Google’s Android really isn’t ‘open’ at all

“Google Inc. says its Android mobile operating system is ‘open,'” Rolfe Winkler reports for The Wall Street Journal. “But newly discovered documents reveal the strings attached.”

“The documents show that Google has imposed strict restrictions on device makers that want access to its search engine, YouTube or the more than one million apps in its Play Store,” Winkler reports. “In return, the device makers must feature other Google apps and set Google search as the default for users, according to the agreements. European antitrust authorities are examining those conditions, among others, as they consider whether Google has abused Android’s position as the leading smartphone operating system. In Europe, companies with dominant market share are required to promote competition, said Ioannis Lianos, a professor at University College London who studies competition law.”

“There is no such requirement in the U.S., and experts said it would be difficult to show that Google’s Android stance has violated antitrust rules. But it conflicts with Google’s rhetoric,” Winkler reports. “‘One of the greatest benefits of Android is that it fosters competition at every level of the mobile market—including among application developers,’ Google Executive Chairman Eric Schmidt wrote to then-U.S. Senator Herb Kohl in 2011.”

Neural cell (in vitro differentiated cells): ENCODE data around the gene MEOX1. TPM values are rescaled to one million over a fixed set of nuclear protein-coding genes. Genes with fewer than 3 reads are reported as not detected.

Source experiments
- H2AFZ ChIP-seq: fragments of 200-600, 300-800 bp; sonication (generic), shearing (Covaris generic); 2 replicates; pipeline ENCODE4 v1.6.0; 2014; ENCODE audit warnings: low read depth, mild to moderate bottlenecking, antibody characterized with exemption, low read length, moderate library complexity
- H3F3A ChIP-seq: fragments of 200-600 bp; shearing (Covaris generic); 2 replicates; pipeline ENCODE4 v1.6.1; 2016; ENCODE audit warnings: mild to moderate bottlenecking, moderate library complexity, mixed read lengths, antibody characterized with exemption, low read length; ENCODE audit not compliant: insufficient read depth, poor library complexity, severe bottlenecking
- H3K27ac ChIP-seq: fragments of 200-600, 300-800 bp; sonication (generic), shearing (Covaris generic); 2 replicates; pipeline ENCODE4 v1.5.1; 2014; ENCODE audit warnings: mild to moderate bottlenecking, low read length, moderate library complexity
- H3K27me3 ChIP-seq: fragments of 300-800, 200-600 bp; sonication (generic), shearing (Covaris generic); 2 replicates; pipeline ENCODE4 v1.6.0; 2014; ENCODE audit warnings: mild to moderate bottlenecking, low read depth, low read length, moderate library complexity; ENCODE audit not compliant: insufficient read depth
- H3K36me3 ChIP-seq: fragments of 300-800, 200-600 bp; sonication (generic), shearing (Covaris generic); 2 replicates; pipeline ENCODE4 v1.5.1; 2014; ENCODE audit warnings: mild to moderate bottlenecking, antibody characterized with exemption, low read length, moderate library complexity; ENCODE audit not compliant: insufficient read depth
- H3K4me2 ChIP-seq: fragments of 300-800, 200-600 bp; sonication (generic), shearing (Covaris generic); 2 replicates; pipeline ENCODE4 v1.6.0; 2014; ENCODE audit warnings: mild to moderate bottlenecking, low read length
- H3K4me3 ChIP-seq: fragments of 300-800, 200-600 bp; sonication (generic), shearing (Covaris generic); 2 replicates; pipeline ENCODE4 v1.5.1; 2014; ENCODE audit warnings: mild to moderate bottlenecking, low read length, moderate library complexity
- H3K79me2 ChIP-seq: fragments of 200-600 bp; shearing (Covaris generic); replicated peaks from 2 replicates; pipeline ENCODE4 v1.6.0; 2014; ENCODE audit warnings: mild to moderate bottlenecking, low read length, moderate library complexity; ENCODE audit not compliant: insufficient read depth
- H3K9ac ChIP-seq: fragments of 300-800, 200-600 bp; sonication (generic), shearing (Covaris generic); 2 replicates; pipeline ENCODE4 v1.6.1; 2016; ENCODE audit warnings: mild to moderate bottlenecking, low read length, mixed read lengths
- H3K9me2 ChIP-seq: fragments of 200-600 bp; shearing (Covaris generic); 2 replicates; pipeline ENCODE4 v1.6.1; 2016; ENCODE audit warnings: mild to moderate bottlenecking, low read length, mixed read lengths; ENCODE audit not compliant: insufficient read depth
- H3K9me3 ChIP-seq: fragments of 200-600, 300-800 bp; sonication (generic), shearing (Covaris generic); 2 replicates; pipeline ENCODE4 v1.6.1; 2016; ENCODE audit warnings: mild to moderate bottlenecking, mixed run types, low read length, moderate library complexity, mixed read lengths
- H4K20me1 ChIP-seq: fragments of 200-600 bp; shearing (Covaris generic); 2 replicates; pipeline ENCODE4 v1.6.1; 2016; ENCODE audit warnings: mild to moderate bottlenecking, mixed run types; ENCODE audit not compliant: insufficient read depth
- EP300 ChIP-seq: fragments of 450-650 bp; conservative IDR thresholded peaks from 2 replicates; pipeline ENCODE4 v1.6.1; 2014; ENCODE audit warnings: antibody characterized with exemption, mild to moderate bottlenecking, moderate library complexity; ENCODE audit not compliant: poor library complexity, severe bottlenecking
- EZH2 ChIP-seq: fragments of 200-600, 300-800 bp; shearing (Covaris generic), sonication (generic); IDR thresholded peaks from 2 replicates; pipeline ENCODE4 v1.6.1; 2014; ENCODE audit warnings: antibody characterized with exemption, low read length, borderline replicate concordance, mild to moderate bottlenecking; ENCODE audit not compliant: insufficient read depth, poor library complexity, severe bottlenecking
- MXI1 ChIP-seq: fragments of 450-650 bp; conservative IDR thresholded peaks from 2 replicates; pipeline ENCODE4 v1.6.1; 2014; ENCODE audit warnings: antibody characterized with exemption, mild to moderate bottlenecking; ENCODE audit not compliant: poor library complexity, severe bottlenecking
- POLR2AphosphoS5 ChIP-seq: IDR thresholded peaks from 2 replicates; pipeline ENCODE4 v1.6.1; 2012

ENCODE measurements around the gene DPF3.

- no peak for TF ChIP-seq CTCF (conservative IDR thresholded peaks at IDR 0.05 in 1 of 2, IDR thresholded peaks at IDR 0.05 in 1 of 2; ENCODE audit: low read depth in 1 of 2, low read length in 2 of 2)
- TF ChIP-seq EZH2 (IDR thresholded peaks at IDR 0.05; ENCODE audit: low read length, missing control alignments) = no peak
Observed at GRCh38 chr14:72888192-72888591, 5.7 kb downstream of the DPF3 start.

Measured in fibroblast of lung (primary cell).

“Google also exercises control over device makers through the Open Handset Alliance, which counts 84 members, according to its website,” Winkler reports. “The European Commission last year began studying whether Google’s Android distribution practices run afoul of antitrust rules. The commission’s top antitrust cop, Joaquín Almunia, said last week that it will shift its focus to Android now that it has reached a settlement with Google over its search practices.”

Read more in the full article here.

MacDailyNews Take: Fragmandroid is certainly open for malware:

(U//FOUO) Threats to Mobile Devices Using the Android Operating System - U.S. Department of Homeland Security, Department of Justice
(U//FOUO) Threats to Mobile Devices Using the Android Operating System – U.S. Department of Homeland Security, Department of Justice

[Thanks to MacDailyNews Reader “Scott M.” for the heads up.]

Related articles:
Why Google Android software is not as free or open as some think – January 24, 2014
Google’s iron grip on Android: Controlling ‘open’ source by any means necessary – October 31, 2013
Microsoft, Oracle, over a dozen others call for EU probe of Google over Android – April 9, 2013
How Google controls Android: digging deep into the Skyhook filings – May 12, 2011